If this top was personal, this film would be among the bottom 5, because it fails so drastically in what it proposes that it has become the most overrated animated film I've seen. Outside the scene of the photo album, its content is extremely childish with little enjoyment for adults (especially when compared to its predecessor and its successor), the comedy revolves around a single joke, the drama is manipulative at times, the development of the story loses the authenticity of its introduction and therefore its objective, its characters are extremely annoying (all the problems that Carl went through wouldn't happened if Russell and Dug shut up), the villain doesn't have a reason to be here (which is unfortunate because he's a great villain) and the list goes on and on. To this we must add one of the most absurd climaxes I've seen in my life (I can believe the house flies with balloons, I can believe the villain and the protagonist have the same age despite that Muntz should already be dead by that moment, but... do you expect me to believe that a fight between elders in a mid-air airship with semi-realistic style dogs piloting small planes that fire?) With all the aforementioned shortcomings, why is this film so high? For 3 reasons: first, the original score. Second, with all that I have said about the constant rip-offs of the company, this is undoubtedly the most original work of the studio, because I wasn't able to find a reference or a memory to another work here. And third... I think you already know.

Best character: Ellie.

Favorite scene: One of the most romantic moments of cinema in the first 15 minutes.

The Cute One

By 2001, the company would begin to give birth to more elaborate stories reflecting their greater value, by translating complex and original plots to an accurate script and production for the children's audience, with characters that would quickly take the baton of the fallen Disney, to become cultural icons. Thus, Mike and Sully, two friends employed, would be unforgettable, to star in an intelligent and hilarious film that lacks any plot hole, and where the quality of their perfectly identifiable and delimited characters would define the path of their future species (even if it takes elements from Beetlejuice and AHH! Real Monsters). It also touches a little the subject of growing up and imagination in the form of Boo. It only fails in its villains, because Randall and Watternoose lack development, they feel somewhat flat despite having a great plan.

Best character: Sully.

Favorite scene: The first harsh lesson of your life.

The Artistic One

One of the most dramatic films of the studio, it sacrifices the fun elements in pursuit of a story that, although it has a 100% fantasy plot, permeates the screen with an extremely credible story about the values of growth and friendship; Something like what Disney used to do, but with the touch of the company specialist in scripts and a rhythmic direction of respect. The dramatic moments of the tape and the interaction without dialogue of Remy with Linguini, are mature elements that show an intelligent decision making within the production house. It's a bit slow in its pacing and not all the supporting characters have the development they deserve, but it manages to overcome these problems. If we add one of the best endings of the studio, it would easily become a perfect rehearsal and prelude to one of the greatest cinematographic achievements in history.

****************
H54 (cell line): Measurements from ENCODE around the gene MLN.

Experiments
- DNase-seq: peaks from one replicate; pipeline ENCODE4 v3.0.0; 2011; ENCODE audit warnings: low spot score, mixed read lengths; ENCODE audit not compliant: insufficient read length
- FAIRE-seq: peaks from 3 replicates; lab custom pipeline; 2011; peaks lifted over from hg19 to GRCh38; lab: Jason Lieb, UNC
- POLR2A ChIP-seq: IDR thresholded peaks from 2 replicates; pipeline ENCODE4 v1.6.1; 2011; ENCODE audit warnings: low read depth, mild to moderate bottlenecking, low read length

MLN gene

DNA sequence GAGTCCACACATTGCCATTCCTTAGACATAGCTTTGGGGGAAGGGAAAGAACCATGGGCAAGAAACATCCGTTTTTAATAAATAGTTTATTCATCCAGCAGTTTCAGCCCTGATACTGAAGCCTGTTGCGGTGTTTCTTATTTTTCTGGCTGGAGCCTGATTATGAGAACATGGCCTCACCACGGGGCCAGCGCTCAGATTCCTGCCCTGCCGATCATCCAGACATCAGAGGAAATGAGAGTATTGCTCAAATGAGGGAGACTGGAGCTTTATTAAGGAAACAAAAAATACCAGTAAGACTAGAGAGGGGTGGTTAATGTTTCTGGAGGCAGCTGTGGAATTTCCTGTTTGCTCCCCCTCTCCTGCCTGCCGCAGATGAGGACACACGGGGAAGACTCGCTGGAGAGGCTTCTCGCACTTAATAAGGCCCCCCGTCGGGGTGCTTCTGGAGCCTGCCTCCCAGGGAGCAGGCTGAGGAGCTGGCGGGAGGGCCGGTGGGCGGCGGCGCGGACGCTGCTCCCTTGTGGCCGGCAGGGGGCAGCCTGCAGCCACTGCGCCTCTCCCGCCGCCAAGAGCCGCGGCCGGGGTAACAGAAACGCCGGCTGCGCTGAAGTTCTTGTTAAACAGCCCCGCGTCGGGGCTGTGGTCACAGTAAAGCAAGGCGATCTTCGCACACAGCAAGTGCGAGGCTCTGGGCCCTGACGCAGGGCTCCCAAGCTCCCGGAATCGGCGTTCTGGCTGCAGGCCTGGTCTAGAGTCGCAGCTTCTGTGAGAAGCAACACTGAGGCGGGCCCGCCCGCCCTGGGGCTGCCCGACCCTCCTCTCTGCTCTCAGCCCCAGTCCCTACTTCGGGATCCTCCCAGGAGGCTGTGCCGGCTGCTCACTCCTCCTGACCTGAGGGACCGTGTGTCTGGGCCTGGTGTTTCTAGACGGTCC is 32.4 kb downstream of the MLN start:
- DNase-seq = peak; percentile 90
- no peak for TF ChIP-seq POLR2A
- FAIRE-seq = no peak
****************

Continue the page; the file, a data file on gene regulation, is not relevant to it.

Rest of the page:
Best character: Tie between Remy and Anton Ego.

Favorite scene: As a consumer, as a critic and as a content creator, I can relate to this moment. Critics have to be more open minded and creators have to be prepared to what's coming next.

The Worthy Continuation

The first sequel would confirm that these toys were very far from expiration, presenting a story perhaps not as memorable as its first part, but certainly more complex and fun (with several references to classic fantasy cinema and Sci-Fi), which would serve to define of exact form to its extensive range of secondary characters, as well as also to introduce new villains that would be more attractive to those of its predecessor, due to the naturalness and credibility defined from its excellent script and direction.

Best character: Jessie.

Favorite scene: Although I don't play with my remaining toys anymore, I still love them because of the memories they gave me. That's why I won't give them up.

The Next Step

This beautiful story (although repetitive in its treatment regarding the search and return of the prodigal son), would be the first confirmation of the Pixar leadership. Thus, the abstinence of sharks, the return of the hippie culture, the figure of the herald and the friend (unusual and very funny in the figure of Dory, one of the best characters of the company), are a series of clichés that under the order of Pixar, reached again the originality when being projected in an extraordinary tape with a solid script. It's one of those few movies where I can remember all the casting, from the Fishbowl Gang to Nemo's classmates (who has his own personal arc of self-improvement despite not being the main focus entirely). Another positive point is the absence of a villain as such, there are times when the presence of a bad guy looks more like an easy resource for the hero to have "something" to overcome, but Pixar obviously misses it. This new paternal story would mark the term and the new beginning of a Pixar era.